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Blessed is the man Who walks not in the counsel of the ungodly, Nor stands in the path of sinners, Nor sits in the seat of the scornful; But his delight is in the law of the Lord, And in His law he meditates day and night. He shall be like a tree Planted by the rivers of water, That brings forth its fruit in its season, Whose leaf also shall not wither; And whatever he does shall prosper. (Psalm 1:1-3)

Years ago, I wanted to write about the idea of our roots going down deep into God. Since I was pastoring a startup church in the California Central Coast at the time, where majestic oak trees grace the beautiful vineyards of the area, I wanted to use the image of an Oak tree to illustrate this idea. Certainly, of all the trees that could depict the idea of strength and stability, the mighty oak would be the front-runner. Right? My assumptions were dashed when I read about the English Oaks in Great Britain whose roots are so shallow that a good wind will knock them over. The abundance of water near the surface simply doesn’t necessitate a deep root system. Thus, the top-heavy trees are a literal pushover to anything above a good afternoon breeze. So much for the mighty oak.

The Lesson? Just because something has the appearance of strength doesn’t mean it can stand the storms of life. Jesus talked about two houses (see Matthew 7:24-27). The first one represented those whose lives are founded upon both hearing and doing His word. This was the house built upon the rock. Its foundation was solid, being well-rooted. The wind and waves beat upon that house, and it stood. The second house looked just like the first, because the only difference was below the surface where casual observation could not detect the liability. It represented those who hear the word of God but never build upon its sure foundation. This is the house founded upon the sand. You can imagine what happened when the wind and waves stuck it. The thing is, we can all look good above the surface. One whose life is built upon a faulty foundation may look no different than the one who has built his or her life on the immutable truths of God’s word. But there is one thing that will reveal your foundation for what it is, and that is the storm.

Storms come to every life, and often it doesn’t take long to find out that what once looked like an unconquerable edifice is little more than a sandcastle quickly exposed by the storm. Others weather storms in silence, building character through a steady faith that enables them to endure over the years. Sometimes it’s hard to tell which we are until the storm gives us the opportunity to find out what we’re made of. Sadly, so much of what makes a big “splash” today, even in Christendom, is based more on gifting and glamour than character. I am amazed at how googly-eyed even people in the Church get over some Christian celebrity coming to town instead of a seasoned minister whose character and experience have given him truly valuable things to speak into the lives of God’s people. That’s not to say that I don’t celebrate the changed lives of men like Derek Carr, Tim Tebow, or even a more recent convert like Kanye West. I am in their corner, cheering them on, and I am encouraged to see what God is doing in the world of sports and entertainment. My issue is more with the shallowness of the Church than those whose testimonies include bright lights, big stages, and recording contracts. Praise God for those who use such platforms well.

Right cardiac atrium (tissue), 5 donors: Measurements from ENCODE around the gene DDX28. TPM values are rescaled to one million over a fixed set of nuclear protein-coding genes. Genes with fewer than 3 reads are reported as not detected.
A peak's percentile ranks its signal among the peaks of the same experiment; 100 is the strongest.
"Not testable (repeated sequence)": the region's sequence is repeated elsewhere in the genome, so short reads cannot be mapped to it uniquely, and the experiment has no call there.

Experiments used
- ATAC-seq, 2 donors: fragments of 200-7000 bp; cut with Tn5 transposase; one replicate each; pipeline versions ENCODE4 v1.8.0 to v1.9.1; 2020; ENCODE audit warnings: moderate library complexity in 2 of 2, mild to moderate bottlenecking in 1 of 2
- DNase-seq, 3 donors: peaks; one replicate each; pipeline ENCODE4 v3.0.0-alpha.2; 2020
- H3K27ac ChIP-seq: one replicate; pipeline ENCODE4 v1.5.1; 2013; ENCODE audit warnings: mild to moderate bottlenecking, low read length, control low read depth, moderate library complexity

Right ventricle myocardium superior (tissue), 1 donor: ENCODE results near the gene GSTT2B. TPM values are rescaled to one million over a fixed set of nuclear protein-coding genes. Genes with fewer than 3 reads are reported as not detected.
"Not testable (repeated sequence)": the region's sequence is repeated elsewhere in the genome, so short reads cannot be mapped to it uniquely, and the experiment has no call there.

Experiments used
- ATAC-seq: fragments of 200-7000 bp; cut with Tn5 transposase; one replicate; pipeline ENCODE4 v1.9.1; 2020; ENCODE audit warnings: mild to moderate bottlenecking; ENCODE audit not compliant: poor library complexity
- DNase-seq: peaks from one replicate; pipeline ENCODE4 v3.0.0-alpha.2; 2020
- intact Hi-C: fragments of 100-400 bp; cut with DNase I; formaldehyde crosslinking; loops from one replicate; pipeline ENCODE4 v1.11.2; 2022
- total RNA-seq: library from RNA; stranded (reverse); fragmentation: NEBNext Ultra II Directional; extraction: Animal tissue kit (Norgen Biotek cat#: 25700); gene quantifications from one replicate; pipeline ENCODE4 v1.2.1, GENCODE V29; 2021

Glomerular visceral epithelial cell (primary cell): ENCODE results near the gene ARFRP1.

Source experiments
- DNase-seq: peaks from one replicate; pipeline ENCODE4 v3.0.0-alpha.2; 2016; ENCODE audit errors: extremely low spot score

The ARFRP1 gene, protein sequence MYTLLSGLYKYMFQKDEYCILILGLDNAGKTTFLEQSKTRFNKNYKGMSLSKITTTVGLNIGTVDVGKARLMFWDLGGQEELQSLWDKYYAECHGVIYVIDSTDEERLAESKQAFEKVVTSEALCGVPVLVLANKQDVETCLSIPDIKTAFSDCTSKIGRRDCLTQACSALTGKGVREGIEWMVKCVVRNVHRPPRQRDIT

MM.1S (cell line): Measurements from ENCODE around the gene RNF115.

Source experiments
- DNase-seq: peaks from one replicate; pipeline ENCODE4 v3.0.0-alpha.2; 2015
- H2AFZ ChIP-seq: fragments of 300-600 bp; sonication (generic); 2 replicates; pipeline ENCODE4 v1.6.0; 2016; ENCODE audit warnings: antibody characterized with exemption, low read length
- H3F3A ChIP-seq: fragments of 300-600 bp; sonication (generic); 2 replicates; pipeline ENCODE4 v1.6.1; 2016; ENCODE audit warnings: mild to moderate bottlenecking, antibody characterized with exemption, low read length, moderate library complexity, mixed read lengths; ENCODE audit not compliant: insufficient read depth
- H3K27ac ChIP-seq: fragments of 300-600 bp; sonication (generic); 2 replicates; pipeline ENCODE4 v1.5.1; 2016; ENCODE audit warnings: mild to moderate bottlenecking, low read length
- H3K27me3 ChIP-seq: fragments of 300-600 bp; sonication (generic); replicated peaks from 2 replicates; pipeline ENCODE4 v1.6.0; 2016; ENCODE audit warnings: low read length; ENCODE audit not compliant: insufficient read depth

The real issue is how can we become more substantive, deeply rooted believers who can go beyond the superficiality which infects so much of modern life, both inside and outside of church life. For many of us, we live such busy lives that we really don’t take much time to think about soul-maintenance. If we can’t get it in a podcast, a brief Sunday message, or a small group meeting once a month, we just do without, which leads to the imploding house Jesus warned about. Even many ministers today are far more like the oak trees I mentioned earlier, not because they are bad people or are purposefully negligent, but because it can be easy to mistake volume for value or busyness for fruitfulness. I have been thinking about my own spiritual life today, and I want it to resemble an iceberg more than an oak tree. An iceberg may look impressive enough floating majestically in the northern waters of the world, but if one could see beneath the surface, there is far more below than above.